Pope Benedict Enforcing Traditional Rules and Orthodoxy

By John Jalsevac – Writing from Rome

Pope Benedict - Photo By John JalsevacROME, Italy, November 24, 2005 ( - In an apostolic letter released by the Vatican Press this past Saturday, Pope Benedict again demonstrated his unwillingness to tolerate serious dissent in the Church and further raised the ire of liberal groups, already up in arms anticipating the newly leaked Vatican document reaffirming the centuries-long ban on admitting homosexuals into the priesthood.Â

In the “motu proprio” (on his own initiative)Â letter, Pope Benedict officially revoked the unusual four decade long autonomy of the notoriously liberal Franciscan basilicas in Assisi, again placing them under the jurisdictional authority of the local bishop. The bishop of Assisi, said the pope, “from this moment on, will have the jurisdiction foreseen by (canon) law over churches and religious houses regarding all pastoral activities undertaken by the Conventual fathers in the Basilica of St. Francis and by the Friars Minor of St. Mary of the Angels.”

Annoyed liberal commentators have interpreted this unexpected maneuver by the Holy Father as an attempt to ‘reign-in’ the Franciscans in regards to some of their more controversial or unorthodox initiatives, most notably the abuses of their so-called “inter-faith dialogues” that Benedict strongly spoke out against while still Cardinal Ratzinger. One minister of the liberal Democrats of the Left Party, however, complained bitterly that, “Now the Franciscans have their hands tied and can no longer be a bridge between the Church and society.”

In Italy the Franciscan basilicas have come to be widely associated with left-leaning groups, including, amongst others, leaders of the communist party. However, the particular event that many Italian news-sources have been rehashing in the last number of days is the highly controversial visit to Assisi by former Iraqi Foreign Minister Tariq Aziz, one of Saddam Hussein’s right-hand men, in 2003, shortly before the commencement of the Iraq wars.

Former Assisian bishop Goretti welcomed Benedict’s new directives, lamenting, “Often I would learn about their initiatives from the newspapers…in Assisi it was absurd that there existed autonomous enclaves over which the bishop had no power at all.”

But while conservative sources in Rome agree that, while true that this is most likely a disciplinary measure on Benedict’s part aimed at the Franciscan Friars, that isn’t the complete or most important part of the story.Â

Almost simultaneous with the announcement that the basilicas were to again answer to the bishop, Benedict announced the appointment of Archbishop Dominico Sorrentino as bishop of the diocese of Assisi. Although slipping by general notice amidst the furor over the controversy surrounding the Franciscan shrines, some commentators are speculating that the appointment of Sorrentino may be the most important development yet in Benedict’s papacy.

Until his new appointment Sorrentino had served in one of the highest positions in the Church as secretary of the Congregation for Liturgy. Catholic World News reports that “The new appointment for Archbishop Sorrentino is one of the first important changes that Pope Benedict has made in the leadership of the Roman Curia, and the first time that he has assigned a Curial official to a new post outside the Vatican.”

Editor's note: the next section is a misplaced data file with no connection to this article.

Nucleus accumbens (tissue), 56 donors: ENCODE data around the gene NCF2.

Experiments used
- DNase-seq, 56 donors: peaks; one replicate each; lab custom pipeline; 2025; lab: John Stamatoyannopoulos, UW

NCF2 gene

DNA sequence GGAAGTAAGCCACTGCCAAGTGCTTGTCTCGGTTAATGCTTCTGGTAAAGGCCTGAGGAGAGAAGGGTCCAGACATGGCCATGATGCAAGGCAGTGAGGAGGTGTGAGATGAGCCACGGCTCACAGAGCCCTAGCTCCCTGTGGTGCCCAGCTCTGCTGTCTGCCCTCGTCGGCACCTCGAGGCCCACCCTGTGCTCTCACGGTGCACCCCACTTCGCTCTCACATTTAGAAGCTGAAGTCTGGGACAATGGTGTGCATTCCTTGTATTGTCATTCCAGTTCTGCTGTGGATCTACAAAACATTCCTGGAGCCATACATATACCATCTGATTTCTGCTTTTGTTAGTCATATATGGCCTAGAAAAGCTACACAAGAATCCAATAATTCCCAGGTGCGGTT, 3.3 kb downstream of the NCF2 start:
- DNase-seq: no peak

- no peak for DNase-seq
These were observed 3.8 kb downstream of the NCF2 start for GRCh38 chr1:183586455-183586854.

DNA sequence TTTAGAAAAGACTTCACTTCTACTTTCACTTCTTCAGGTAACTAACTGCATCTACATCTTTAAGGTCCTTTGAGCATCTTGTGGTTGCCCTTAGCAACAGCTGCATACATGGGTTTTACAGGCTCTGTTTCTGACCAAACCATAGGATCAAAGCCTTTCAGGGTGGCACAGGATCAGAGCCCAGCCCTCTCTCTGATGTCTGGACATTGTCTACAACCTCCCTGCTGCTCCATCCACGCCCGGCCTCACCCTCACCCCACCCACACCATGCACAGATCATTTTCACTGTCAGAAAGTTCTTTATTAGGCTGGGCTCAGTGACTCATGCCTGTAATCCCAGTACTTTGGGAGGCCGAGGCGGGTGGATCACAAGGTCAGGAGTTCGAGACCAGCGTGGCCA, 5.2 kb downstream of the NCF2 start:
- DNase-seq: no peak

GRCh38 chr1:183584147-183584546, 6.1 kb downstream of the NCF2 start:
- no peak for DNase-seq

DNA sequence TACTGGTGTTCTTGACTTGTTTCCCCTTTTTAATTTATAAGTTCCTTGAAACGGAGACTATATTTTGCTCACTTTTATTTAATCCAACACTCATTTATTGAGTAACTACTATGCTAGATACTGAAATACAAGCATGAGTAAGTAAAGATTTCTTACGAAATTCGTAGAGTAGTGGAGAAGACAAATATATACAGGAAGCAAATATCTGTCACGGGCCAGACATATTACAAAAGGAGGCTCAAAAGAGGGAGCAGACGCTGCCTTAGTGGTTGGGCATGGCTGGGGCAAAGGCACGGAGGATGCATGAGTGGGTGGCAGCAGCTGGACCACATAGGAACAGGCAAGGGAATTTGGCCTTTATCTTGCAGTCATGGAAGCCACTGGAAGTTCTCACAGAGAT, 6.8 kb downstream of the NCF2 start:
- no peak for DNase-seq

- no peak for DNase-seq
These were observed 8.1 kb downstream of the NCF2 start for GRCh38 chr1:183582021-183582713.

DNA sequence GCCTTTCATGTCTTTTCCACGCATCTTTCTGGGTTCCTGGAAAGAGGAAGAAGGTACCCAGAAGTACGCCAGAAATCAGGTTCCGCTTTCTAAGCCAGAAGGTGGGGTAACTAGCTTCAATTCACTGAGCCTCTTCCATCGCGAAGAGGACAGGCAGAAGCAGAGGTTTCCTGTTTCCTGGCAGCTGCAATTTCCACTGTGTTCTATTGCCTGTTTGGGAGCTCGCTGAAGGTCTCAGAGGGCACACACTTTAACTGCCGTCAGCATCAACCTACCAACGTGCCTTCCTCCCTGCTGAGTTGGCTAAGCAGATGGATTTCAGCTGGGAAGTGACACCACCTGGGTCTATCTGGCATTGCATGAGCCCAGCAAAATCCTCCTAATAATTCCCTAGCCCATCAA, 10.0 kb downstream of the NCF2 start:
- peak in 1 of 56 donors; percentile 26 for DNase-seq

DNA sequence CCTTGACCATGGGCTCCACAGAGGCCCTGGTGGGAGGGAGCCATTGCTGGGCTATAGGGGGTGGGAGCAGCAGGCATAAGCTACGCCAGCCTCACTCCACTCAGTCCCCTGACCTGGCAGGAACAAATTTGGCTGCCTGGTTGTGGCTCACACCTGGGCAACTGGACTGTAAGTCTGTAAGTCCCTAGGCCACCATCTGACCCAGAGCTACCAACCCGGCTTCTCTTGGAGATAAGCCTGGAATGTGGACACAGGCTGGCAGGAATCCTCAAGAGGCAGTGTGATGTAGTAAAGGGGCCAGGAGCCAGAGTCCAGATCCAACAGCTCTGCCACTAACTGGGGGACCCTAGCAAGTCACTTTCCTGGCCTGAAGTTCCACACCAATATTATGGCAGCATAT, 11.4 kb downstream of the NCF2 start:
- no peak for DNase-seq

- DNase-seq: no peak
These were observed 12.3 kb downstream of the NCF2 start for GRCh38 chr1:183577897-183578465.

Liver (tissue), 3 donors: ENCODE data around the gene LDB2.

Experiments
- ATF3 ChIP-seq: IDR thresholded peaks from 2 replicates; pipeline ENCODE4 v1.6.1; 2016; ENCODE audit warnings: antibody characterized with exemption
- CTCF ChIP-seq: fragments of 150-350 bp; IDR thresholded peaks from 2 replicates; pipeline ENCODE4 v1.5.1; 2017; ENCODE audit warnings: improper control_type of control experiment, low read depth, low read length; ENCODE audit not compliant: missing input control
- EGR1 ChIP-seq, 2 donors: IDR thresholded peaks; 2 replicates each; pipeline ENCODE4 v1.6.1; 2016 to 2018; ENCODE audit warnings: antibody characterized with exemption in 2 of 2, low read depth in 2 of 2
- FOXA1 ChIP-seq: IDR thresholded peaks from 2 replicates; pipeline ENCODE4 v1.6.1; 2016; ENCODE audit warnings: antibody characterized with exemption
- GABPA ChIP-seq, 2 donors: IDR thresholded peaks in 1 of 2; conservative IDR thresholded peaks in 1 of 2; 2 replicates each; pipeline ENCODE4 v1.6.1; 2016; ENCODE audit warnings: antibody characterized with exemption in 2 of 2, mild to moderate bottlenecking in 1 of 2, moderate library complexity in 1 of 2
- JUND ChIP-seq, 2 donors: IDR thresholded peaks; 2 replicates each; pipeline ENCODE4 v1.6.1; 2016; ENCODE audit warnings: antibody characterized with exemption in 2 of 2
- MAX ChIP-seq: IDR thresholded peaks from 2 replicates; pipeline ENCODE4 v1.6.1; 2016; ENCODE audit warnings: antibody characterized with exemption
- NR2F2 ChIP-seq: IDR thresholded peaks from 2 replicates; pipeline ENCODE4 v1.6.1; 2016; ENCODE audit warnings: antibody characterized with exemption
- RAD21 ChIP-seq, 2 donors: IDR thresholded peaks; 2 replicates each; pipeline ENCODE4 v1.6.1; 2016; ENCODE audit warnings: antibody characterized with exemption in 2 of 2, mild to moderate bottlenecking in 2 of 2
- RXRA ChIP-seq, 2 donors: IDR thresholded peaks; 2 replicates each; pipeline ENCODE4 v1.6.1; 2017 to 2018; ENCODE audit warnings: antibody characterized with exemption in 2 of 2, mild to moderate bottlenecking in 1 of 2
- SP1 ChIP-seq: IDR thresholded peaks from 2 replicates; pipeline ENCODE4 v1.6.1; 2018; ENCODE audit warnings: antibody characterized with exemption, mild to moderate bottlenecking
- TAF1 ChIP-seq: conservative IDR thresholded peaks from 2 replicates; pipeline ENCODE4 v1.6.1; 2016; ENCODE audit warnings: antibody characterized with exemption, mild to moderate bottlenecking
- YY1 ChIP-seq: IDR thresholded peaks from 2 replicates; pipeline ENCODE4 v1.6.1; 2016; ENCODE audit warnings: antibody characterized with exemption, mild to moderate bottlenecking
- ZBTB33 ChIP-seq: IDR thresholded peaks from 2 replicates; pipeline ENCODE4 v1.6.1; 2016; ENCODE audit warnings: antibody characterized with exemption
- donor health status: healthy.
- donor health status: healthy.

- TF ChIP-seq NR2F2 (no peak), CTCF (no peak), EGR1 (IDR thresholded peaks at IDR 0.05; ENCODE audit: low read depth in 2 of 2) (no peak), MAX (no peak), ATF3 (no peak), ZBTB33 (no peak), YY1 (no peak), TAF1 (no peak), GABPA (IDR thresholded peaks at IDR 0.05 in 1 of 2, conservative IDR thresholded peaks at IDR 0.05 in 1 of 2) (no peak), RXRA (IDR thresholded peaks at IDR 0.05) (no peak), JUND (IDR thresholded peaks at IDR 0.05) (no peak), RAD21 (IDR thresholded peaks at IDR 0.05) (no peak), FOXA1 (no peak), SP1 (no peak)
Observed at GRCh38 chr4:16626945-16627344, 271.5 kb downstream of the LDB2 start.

For some time now Sorrentino has not been looked upon favorably by orthodox Catholics who have questioned some of his decisions and motives pertaining to a number of technical but important issues related to the Catholic liturgy. And in Italy, especially, Sorrentino has received criticism for his involvement in seminars related to exonerating Giordano Bruno, a crazed 16th century Dominican monk who taught anti-Catholic, anti-Christian doctrines, arguing, amongst other things, that Christ was merely a skilled magician, that the Devil would be saved, and similarly and universally repugnant teachings to Christians.Â

Sorrentino’s new post, in one of the smallest dioceses in Italy, with a population of a mere 77,000 Catholics, removes the vast majority of his universal influence in the Church. Furthermore, both Sorrentino and the Franciscan basilicas, according to Benedict’s directives, will now also answer to Cardinal Ruini, one of the most conservative members in the College of Cardinals.Â

Archbishop Sorrentino, says the Pope, “will hear the opinion of the president of the Umbra Episcopal Conference for initiatives that affect the Region, of the Presidency of the Italian Episcopal Conference for those of a larger radius.” Which is to say that any pastoral decisions having a far-reaching effect, most especially any further attempts at hosting “Peace Conferences”, which in the past have appalled Christians by openly celebrating pagan religions, will have to pass by Cardinal Ruini.Â

Some are calling this dual decision, of reinstating the normal authority of the bishop over churches in his diocese, particularly the Franciscan basilicas, and the transfer of Sorrentino from the Roman Curia, as “brilliant”, the killing of two birds with one stone.

Indeed, in light of a series of recent dramatic decisions by the Holy Father, many hopeful Catholics are increasingly speaking about the so-called “reform of the reform” that the new pope has undertaken since the beginning of his pontificate. Although the “do and don’t ask questions” technique that he has employed has caused consternation amongst Catholic liberal fringe groups, many see this practical, hands-on approach as the natural conclusion to the papacy of John Paul II, who painstakingly laid the philosophical and pastoral groundwork for the new reform.

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